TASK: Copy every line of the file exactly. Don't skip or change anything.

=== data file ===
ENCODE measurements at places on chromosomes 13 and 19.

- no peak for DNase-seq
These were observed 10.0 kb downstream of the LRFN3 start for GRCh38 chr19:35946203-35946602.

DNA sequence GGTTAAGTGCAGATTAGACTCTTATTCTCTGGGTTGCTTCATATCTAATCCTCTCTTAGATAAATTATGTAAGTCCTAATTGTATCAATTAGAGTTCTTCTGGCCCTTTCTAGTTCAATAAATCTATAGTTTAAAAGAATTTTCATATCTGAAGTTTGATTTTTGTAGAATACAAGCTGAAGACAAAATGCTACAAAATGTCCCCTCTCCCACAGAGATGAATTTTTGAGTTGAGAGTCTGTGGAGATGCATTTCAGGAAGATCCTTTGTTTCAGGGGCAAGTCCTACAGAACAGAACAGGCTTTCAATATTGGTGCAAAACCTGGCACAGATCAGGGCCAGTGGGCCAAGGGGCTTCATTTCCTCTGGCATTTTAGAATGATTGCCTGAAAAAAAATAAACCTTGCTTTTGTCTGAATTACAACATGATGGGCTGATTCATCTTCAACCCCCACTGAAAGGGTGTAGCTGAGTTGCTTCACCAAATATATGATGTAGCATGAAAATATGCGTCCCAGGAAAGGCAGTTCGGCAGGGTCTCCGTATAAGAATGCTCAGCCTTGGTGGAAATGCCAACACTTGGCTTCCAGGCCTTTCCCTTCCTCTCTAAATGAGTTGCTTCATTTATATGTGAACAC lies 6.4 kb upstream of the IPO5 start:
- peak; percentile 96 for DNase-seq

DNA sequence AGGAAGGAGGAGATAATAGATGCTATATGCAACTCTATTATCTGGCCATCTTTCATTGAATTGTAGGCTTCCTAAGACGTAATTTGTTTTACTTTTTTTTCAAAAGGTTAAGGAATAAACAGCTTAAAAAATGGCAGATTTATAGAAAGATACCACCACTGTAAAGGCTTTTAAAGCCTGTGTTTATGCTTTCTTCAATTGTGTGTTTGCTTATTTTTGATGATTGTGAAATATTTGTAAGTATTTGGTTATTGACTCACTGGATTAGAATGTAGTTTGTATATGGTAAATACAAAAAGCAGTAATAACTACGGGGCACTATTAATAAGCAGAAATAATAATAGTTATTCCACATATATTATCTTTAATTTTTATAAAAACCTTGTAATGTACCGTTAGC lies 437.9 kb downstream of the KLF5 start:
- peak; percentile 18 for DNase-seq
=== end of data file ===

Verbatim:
ENCODE measurements at places on chromosomes 13 and 19.

- no peak for DNase-seq
These were observed 10.0 kb downstream of the LRFN3 start for GRCh38 chr19:35946203-35946602.

DNA sequence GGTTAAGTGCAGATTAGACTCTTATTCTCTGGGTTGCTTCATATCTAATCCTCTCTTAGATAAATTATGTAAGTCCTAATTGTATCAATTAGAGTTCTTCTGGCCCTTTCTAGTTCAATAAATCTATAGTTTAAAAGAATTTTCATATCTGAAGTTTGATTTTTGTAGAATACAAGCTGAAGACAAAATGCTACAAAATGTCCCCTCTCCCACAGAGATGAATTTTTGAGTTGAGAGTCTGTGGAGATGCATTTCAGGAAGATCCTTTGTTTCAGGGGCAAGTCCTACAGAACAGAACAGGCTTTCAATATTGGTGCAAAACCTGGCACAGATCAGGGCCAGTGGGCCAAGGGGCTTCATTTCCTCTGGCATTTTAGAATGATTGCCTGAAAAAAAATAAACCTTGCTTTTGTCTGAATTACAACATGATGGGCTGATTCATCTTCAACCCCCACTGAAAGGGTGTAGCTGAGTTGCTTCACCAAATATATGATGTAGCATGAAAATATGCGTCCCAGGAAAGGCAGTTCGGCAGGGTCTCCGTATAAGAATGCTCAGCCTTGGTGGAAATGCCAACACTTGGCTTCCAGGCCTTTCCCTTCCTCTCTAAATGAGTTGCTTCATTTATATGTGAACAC lies 6.4 kb upstream of the IPO5 start:
- peak; percentile 96 for DNase-seq

DNA sequence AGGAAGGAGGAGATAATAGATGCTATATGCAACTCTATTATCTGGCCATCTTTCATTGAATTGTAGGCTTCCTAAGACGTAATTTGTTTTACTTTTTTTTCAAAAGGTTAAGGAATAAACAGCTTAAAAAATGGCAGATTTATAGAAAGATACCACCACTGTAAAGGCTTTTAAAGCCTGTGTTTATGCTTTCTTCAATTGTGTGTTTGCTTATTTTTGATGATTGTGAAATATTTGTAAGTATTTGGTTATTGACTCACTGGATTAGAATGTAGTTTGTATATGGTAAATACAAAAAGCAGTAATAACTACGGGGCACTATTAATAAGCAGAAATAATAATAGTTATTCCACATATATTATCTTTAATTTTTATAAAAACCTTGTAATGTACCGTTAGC lies 437.9 kb downstream of the KLF5 start:
- peak; percentile 18 for DNase-seq